Saturday, 19 April 2008

When I first met Nero Wolfe

I first read a Nero Wolfe mystery probably back during Christmas of 1993 (it was about that time or the year after), where my parents bought my brothers and I a comic book adaptation of The Red Box. The comics was part of a French series that was adapting crime fiction, with iconic characters such as Arsène Lupin, Mr. Wens, Rouletabille and of course Sherlock Holmes. Arsène Lupin's stories, the first I discovered, seemed quite closely adapted, and so were Wolfe's, but the Sherlock Holmes series were a big disappointment: they just invented their own stories, which were quite pale in comparison to Conan Doyle's originals. The Rouletabille series was quite uneven and not very faithful either, they used material from other novels of Gaston Leroux and put the character in it for the sake of it, so instead of being straight crime fiction stories, they often verge into the supernatural or science-fiction. I don't like mix of genres.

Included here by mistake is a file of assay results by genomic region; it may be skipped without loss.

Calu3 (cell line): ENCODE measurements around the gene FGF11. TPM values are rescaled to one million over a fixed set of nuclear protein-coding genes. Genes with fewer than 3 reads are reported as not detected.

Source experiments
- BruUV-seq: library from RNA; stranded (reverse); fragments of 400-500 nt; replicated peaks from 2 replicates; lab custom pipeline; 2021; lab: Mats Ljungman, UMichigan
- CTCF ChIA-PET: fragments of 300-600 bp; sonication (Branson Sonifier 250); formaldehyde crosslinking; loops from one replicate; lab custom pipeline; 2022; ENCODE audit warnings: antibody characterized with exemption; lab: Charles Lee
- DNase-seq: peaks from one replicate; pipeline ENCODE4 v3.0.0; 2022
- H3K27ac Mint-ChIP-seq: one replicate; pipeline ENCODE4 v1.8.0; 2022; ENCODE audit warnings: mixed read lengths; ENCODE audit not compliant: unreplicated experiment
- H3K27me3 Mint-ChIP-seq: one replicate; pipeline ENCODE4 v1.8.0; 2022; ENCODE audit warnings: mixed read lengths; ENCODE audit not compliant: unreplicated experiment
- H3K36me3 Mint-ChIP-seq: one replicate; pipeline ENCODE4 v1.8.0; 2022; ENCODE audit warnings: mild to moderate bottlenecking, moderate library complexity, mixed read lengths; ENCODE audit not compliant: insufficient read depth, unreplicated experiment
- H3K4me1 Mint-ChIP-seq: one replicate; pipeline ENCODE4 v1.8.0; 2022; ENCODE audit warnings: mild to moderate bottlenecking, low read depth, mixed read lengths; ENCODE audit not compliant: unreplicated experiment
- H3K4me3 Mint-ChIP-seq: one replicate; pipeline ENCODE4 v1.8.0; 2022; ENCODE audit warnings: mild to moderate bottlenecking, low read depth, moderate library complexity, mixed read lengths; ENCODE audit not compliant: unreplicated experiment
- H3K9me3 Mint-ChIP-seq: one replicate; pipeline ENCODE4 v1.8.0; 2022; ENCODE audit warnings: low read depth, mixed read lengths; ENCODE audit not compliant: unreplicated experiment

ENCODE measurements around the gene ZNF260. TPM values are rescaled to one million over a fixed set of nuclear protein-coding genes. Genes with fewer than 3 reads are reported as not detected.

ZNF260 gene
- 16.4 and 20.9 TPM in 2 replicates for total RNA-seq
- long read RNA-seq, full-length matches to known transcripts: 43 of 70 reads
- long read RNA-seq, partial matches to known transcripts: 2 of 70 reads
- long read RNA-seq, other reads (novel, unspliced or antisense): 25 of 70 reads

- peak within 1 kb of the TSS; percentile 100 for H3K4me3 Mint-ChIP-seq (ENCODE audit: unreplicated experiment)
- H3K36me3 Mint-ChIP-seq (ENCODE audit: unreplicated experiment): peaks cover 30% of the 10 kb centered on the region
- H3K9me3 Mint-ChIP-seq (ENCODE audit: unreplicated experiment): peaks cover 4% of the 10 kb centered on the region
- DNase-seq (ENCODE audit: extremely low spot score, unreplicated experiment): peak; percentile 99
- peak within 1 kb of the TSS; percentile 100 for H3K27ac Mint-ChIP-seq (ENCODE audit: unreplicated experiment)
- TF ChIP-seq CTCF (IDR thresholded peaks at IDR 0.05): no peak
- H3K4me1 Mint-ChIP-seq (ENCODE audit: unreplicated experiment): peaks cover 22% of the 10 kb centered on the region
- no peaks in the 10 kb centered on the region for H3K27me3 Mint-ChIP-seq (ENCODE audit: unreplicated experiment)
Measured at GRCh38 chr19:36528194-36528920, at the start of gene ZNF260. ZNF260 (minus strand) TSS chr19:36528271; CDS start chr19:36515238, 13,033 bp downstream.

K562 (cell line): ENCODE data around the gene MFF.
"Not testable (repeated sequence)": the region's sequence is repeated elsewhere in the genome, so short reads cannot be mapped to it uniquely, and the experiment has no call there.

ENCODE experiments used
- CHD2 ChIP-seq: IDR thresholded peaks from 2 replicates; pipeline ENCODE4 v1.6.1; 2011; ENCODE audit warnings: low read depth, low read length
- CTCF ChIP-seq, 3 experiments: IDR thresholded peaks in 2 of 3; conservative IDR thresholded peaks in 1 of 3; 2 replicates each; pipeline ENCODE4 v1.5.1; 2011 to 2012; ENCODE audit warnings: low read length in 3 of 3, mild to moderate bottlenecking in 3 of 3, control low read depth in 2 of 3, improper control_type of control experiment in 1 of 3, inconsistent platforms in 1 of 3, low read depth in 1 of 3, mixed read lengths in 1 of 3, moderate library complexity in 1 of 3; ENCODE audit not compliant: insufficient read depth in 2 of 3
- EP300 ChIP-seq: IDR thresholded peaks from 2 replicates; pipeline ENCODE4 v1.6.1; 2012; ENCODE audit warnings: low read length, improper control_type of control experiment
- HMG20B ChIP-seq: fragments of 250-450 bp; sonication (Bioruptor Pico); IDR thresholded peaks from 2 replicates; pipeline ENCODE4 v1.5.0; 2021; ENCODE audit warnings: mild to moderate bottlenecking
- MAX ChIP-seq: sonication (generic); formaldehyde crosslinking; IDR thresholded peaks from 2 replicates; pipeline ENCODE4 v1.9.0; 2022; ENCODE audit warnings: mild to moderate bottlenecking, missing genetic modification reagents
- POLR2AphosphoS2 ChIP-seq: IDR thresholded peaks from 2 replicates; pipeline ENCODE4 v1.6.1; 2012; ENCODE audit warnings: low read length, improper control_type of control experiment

So at Christmas 1993 (or so), I got La Cassette rouge and I was blown away. great, witty writing, a nice mix of whodunit (which I was loosing interest into at that time) and hardboiled fiction (which I was slowly but surely getting into), a detective both very eccentric and yet not really mundane. Wolfe had his own sense of justice and could be merciless. He was not your amateur sleuth. And Archie Goodwin sure was no Watson: he had the writing skills and the attitude of private eyes such as Philip Marlowe. I don't know why I lost touch with Rex Stout's characters. Maybe because I didn't like the previous adaptation (which we got next Christmas), Les Compagnons de la peur (The League of Frightened Men), which didn't have the same artist drawing the characters, and the writing of the adaptation wasn't quite polished yet. Maybe it was because I couldn't find the original novels in my little town of Chicoutimi. Maybe it was because I took the decision to read serious literature. In any case, the comic books series was short-lived and I lost sight of the very large Nero Wolfe, until I regained interest in him reading the entry on him in the Thrilling Detective website and until I found Murder in Style/Plot it Yourself in the local library. So I intend to read more.

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